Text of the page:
Title: A Faster Tableau for CTL*
Speaker: Mark Reynolds , Head of the School of Computer Science and Software Engineering at The University of Western Australia.
Abstract: There have been several recent suggestions for tableau systems for deciding satisfiability in the practically important branching time temporal logic known as CTL*. In this talk we present a streamlined and more traditional tableau approach built upon the author's earlier theoretical work. Soundness and completeness results are proved. A prototype implementation demonstrates the significantly improved performance of the new approach on a range of test formulas. We also see that it compares favourably to state of the art, game and automata based decision procedures.
Title: A new rule for LTL tableaux
Speaker: Mark Reynolds, Head of the School of Computer Science and Software Engineering at The University of Western Australia
Abstract: Propositional linear time temporal logic (LTL) is the standard temporal logic for computing applications and many reasoning techniques and tools have been developed for it. Tableaux for deciding satisfiability have existed since the 1980s. However, the tableaux for this logic do not look like traditional tree-shaped tableau systems and their processing is often quite complicated.
In this talk, we introduce a novel style of tableau rule which supports a new simple traditional-style tree-shaped tableau for LTL. We prove that it is sound and complete. As well as being simple to understand, to introduce to students and to use, it is also simple to implement and is competitive against state of the art systems. It is particularly suitable for parallel implementations.
Title: Knowledge Acquisition and Discovery in Description Logics with Formal Concept Analysis
Speaker: Francesco Kriegel, Technische Universität Dresden, Germany
Abstract: Description Logics (DLs) are a family of conceptual languages suitable for knowledge representation and reasoning that have a strong logical foundation for which the decidability and complexity of common reasoning problems is widely explored. In particular, the reasoning tasks allow for a deduction of implicit knowledge from explicitly stated facts and axioms, and plenty of appropriate algorithms were developed and implemented, e.g., tableaux algorithms, and completion algorithms. DLs provide the logical underpinning of the Web Ontology Language (OWL) and some of its fragments, which are used for the Semantic Web and Linked Data, e.g., in the medical domain (SNOMED ontology), and in DBpedia as well as Wikidata (structured machine-readable derivations of Wikipedia) Furthermore, DLs allow for the expression of assertional and terminological knowledge, and an interesting problem is the (semi-)automatic deduction of terminological facts, so called general concept inclusions (GCIs), from given assertional facts. This problem may also be varied by taking into account existing terminological facts. In this talk, we will explore the application of methods from Formal Concept Analysis (FCA) for tackling this problem for three different settings of the input data. In particular, we show how canonical implicational bases of suitable formal contexts or closure operators yield bases of GCIs for the input data. More specifically, we utilize suprema and infima of specific closure operators in the lattice of DL concept descriptions, and enumerate their canonical implicational base in order to generate the hidden terminological knowledge in a sound and complete manner. There is an algorithm that is able to solve this enumeration problem in a highly parallel way where no communication or synchronization between concurrent threads in necessary.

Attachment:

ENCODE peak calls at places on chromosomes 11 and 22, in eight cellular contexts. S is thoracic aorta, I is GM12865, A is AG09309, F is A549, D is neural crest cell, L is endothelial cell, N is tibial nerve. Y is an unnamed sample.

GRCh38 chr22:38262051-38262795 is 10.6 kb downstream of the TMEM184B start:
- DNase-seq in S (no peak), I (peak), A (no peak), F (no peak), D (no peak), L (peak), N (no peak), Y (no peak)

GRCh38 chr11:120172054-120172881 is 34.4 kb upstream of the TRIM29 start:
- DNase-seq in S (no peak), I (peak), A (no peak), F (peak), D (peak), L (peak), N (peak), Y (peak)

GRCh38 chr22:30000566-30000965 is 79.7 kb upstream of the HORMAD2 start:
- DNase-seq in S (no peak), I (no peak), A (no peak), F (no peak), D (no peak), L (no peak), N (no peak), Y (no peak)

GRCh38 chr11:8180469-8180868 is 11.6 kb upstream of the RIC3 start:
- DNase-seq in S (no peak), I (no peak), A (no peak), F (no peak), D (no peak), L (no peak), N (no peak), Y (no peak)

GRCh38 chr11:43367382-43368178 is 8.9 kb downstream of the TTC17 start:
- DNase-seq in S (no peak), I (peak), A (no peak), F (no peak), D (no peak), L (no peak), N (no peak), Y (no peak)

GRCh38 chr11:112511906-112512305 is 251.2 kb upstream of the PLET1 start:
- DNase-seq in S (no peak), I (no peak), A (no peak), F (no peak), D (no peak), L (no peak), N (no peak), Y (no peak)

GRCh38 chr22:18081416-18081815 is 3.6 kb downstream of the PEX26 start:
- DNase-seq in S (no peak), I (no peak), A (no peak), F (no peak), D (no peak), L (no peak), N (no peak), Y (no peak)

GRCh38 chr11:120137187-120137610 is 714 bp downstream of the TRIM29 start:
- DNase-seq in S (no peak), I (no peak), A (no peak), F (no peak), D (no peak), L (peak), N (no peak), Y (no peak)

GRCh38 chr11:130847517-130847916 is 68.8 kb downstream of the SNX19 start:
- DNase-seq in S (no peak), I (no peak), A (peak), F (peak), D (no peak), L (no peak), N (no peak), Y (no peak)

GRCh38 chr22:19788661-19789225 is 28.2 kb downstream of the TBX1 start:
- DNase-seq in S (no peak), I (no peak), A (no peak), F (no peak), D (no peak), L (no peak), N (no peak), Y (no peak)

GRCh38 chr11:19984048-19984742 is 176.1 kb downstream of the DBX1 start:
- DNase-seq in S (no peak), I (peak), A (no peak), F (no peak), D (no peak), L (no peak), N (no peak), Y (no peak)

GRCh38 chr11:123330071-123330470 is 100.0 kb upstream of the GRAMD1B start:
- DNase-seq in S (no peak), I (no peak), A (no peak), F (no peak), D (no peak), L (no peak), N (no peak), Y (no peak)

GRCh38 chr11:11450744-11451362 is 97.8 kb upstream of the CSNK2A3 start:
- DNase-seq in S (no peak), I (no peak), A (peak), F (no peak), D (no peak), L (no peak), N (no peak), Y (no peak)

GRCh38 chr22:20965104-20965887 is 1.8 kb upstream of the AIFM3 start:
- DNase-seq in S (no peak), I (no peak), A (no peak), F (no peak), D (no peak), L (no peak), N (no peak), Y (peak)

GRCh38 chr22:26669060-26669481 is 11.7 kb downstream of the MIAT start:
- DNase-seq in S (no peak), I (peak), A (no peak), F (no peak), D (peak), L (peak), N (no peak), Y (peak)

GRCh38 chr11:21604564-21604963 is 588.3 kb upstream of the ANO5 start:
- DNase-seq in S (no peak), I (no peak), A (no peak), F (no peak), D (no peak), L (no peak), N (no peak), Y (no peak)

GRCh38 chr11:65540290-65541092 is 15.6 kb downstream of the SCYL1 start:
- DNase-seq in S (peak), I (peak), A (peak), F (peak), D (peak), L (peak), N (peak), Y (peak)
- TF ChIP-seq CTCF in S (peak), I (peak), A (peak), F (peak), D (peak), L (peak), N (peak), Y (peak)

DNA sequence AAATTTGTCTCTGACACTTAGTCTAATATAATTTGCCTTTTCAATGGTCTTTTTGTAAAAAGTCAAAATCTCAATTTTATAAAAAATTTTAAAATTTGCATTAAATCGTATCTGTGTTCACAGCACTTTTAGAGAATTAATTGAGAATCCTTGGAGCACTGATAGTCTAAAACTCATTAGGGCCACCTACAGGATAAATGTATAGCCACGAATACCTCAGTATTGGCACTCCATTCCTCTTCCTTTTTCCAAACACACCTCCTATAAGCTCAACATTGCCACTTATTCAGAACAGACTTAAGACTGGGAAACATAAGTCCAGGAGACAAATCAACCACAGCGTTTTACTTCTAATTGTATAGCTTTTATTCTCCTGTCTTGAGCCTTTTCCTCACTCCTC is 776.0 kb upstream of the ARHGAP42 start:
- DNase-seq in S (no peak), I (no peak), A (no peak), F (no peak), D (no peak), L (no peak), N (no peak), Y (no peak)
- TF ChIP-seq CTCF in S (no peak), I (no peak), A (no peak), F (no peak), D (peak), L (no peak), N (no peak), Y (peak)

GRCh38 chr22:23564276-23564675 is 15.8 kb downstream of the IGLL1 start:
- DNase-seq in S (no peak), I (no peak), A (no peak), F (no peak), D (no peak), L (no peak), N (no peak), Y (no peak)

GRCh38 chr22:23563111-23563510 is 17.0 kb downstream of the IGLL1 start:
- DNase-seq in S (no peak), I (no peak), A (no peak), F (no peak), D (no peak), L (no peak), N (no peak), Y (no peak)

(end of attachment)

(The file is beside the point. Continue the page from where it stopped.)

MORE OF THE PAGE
Title: Recommending Remedial Learning Materials to the Students by Filling their Knowledge Gaps
Speaker: Alexander Tuzhilin, Stern School of Business NYU
Abstract: A new content-based method of providing recommendations of remedial learning materials to the students will be presented. This method identifies gaps in students’ knowledge of the subject matter in the online courses that they take and provides recommendations of relevant targeted educational materials from the library of assembled learning materials to them in order to close the “gaps” in what the students have learned in the course. The proposed recommendation method is empirically validated using a randomized controlled experiment on the students from an online university. It is shown that the students not only liked the recommendations provided to them by the proposed method, but that these recommendations led to better performance results on the final exams for certain segments of the student body.This is joint work with Konstantin Bauman.